- Video Games
- About Us
Ned is just your ordinary monster killer! Today he has been given the job of hunting down tentacle-type monsters that pose as little girls to lure their victims in. Of course there’s an easier way to dispose of them, you simply chop off their heads. This really isn’t a problem for Ned considering he carries a giant sword with a chainsaw edge surrounding it. He and his friend Toadie (a Minotaur) converge on a busy city street to make quick work of the little monsters.
Afterwards, they catch a train to a hopping nightclub named the Drip to deliver the severed heads. Ned is pretty famous, what with his bulging muscles, hockey mask and blood soaked clothes, but that doesn’t stop the bartender from swooning him. Yes it’s a very different world that Ned lives in with Blue waitresses and demonic looking bouncers, so it’s easy to see why the ladies find him attractive.
Once inside, the owner, Ryder takes a special interest in him. She can assume the form of other people she touches so she secretly replaces the bartender. Meanwhile, Toadie is being given some special attention from a beautiful blonde admiring him from a far. Ryder decides to put on a special strip tease for Ned (don’t worry it’s PG-13) and changes into a familiar face for Ned. Perhaps a little too familiar as Ned goes off the deep end and puts his blade against her throat. Ryder reverts to her real form to prove that she’s not the woman Ned thinks she is, confusing him even more.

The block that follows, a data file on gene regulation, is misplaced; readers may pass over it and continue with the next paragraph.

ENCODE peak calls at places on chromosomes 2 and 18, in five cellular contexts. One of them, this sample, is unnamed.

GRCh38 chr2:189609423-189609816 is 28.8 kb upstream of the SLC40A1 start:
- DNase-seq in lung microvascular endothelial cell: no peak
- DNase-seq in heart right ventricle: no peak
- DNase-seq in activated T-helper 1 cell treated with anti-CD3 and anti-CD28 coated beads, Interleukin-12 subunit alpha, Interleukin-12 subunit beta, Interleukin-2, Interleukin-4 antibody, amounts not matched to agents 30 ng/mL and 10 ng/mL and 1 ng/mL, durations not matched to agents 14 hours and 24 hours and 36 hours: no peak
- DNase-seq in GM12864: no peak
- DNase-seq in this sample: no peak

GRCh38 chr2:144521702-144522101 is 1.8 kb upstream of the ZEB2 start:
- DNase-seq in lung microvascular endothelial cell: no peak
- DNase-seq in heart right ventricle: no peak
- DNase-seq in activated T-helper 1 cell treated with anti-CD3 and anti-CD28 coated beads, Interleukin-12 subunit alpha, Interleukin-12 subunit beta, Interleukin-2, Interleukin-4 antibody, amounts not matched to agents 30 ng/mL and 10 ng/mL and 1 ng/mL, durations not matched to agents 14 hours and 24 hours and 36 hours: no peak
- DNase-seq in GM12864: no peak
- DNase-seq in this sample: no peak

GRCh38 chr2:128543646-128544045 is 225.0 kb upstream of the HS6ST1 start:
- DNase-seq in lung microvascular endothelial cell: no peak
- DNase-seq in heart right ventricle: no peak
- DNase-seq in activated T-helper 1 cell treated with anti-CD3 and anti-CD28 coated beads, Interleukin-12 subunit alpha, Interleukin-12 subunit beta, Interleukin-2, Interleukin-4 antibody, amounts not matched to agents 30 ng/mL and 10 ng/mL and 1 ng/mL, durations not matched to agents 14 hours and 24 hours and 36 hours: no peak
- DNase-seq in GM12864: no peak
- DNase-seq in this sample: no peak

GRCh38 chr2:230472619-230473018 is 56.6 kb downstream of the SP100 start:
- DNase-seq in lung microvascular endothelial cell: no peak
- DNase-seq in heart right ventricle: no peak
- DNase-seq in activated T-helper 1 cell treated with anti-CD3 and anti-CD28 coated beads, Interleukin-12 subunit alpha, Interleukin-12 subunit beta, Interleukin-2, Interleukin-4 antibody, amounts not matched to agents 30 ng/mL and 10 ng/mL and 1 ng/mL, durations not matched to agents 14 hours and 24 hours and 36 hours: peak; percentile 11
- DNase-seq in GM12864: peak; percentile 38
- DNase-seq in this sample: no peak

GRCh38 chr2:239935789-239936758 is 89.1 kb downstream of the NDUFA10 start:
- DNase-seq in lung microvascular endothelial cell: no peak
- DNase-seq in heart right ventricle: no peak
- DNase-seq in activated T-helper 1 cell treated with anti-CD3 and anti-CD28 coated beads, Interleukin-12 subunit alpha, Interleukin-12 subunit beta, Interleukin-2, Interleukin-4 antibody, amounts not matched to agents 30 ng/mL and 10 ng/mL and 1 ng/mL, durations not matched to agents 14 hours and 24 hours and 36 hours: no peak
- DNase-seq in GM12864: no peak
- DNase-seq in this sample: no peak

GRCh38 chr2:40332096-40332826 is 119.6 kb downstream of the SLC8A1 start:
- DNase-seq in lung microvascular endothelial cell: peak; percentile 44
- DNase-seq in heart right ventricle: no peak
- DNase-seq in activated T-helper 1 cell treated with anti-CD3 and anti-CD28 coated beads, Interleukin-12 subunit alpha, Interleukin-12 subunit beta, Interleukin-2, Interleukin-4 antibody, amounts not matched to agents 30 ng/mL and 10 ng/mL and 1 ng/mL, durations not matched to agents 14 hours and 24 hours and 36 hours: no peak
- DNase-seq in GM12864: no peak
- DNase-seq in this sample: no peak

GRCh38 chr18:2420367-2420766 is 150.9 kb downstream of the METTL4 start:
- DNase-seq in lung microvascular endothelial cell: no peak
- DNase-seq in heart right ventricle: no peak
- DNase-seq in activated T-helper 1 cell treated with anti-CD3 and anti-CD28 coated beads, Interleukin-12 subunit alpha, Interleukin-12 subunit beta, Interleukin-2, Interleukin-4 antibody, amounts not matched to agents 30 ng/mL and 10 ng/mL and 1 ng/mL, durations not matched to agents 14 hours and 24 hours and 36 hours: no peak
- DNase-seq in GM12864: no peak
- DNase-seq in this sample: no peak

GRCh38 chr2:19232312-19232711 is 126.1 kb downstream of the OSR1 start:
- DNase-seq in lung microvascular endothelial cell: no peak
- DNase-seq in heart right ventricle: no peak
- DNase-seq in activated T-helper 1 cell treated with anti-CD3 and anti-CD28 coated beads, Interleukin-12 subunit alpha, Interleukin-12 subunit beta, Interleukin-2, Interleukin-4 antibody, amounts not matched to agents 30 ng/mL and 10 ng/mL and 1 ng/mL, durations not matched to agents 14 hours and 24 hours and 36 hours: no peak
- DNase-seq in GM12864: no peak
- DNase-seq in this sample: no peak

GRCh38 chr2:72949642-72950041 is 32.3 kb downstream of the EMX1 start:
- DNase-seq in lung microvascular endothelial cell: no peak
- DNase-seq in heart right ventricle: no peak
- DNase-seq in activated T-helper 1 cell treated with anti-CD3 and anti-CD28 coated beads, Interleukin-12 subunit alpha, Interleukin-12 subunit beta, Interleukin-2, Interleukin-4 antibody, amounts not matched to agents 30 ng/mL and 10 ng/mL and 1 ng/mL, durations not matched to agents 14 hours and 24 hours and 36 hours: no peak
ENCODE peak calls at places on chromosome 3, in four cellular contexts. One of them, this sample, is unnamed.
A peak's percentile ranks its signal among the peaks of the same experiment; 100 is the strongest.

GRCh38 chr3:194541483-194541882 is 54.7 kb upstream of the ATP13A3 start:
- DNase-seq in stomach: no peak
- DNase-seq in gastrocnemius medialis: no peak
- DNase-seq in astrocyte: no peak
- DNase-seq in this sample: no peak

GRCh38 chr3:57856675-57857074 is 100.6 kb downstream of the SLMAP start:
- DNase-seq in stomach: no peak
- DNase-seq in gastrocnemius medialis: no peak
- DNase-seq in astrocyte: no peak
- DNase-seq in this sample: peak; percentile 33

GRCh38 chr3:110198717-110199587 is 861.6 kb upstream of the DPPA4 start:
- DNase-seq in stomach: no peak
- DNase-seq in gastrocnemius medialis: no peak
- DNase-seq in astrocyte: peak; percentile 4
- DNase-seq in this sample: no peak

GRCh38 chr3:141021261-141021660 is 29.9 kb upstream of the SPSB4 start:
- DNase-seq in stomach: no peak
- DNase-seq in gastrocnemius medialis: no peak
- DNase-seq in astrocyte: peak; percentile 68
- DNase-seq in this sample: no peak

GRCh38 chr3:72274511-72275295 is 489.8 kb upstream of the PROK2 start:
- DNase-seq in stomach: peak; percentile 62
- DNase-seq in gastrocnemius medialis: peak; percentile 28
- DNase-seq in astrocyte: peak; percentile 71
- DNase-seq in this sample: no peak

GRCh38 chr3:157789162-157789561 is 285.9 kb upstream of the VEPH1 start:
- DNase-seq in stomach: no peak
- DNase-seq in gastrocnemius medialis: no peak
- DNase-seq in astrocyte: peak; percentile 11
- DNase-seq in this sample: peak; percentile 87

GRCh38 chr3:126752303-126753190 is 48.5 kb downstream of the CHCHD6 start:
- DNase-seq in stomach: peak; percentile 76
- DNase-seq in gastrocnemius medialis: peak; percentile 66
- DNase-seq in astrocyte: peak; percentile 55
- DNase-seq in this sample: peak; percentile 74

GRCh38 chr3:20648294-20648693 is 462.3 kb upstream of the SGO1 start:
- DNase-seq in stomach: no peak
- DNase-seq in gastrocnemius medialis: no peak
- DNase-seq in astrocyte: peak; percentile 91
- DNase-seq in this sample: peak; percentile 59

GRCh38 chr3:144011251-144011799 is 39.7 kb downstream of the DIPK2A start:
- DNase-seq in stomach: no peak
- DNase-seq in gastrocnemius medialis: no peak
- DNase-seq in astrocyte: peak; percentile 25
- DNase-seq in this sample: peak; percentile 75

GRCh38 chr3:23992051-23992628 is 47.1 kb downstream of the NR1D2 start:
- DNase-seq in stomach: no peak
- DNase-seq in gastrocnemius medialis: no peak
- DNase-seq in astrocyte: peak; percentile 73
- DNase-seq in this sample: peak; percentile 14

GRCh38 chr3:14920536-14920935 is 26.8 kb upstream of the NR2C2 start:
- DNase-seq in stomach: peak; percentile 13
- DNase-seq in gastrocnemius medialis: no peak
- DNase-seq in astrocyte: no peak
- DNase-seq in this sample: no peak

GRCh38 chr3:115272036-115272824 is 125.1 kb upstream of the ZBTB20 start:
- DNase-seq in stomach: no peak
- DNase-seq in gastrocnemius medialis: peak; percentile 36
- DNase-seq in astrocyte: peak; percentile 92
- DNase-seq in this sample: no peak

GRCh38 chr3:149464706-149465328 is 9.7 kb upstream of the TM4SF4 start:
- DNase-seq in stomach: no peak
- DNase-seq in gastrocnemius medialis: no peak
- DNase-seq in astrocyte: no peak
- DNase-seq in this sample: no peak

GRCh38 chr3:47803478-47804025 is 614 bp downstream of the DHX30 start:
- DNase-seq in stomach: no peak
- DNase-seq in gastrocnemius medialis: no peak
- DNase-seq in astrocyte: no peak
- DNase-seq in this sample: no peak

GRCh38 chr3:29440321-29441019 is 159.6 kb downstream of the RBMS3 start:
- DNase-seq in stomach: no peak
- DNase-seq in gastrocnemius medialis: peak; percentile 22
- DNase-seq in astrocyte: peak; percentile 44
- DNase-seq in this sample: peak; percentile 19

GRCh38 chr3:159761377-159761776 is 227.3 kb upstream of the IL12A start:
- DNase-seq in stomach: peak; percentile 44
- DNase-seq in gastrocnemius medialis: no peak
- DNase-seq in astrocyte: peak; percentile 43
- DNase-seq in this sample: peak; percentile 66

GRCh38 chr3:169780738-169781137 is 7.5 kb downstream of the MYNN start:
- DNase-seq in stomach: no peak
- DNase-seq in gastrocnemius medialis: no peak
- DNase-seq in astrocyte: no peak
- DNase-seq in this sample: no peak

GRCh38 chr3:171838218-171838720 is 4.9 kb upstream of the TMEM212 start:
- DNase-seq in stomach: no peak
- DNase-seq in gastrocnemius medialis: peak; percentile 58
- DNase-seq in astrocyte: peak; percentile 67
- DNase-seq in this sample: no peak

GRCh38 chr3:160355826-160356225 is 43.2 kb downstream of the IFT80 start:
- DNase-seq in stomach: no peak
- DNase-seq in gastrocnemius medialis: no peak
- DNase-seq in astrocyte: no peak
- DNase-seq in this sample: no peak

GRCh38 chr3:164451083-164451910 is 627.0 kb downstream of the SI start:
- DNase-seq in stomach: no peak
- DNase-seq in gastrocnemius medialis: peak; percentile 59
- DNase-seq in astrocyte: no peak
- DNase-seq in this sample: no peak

Right off the bat the art for this issue is great. It’s very enjoyable and fun to read. Everything is very bubbly with tons of lighting effects for each panel. It certainly has a cartoon feel to it along the lines of Heavy Metal, but less mature and a lot nicer to look at. The book is heavy on the T&A, but in a good 90’s way. It’s not too over the top and it’s why a lot of guys read comics. Creators Oren Kramek and Omar Goodovich put together a solid product with the art.
The story isn’t radically new, but it’s interesting enough and the art really does a lot of the work. Ned and company are more of character types rather than true characters. Toadie is the crappy side-kick that always needs saving, but he rules the school in his Hawaiian shirt. Ned is the brutal hero that shoots first and asks questions later, while Ryder is the one with the brains and the body.
Ned the Chainsaw Guy is a little outrageous, but it doesn’t take itself too seriously and makes for a fun read. Big Dog Ink and the creators have interesting series started with a promising second issue underway. If you’d like more information about Big Dog Ink check out their website at BigDogInk.com and head over to NedtheChainsawGuy.com for more from the creators.
Story – 7.5
Art – 8.5
Color – 8.7
Overall – 8.2
It’s great to support independent publishers so pick the book up and give it a shot. Follow Dustin on Twitter and give Big Dog Ink a shout out in the comments below.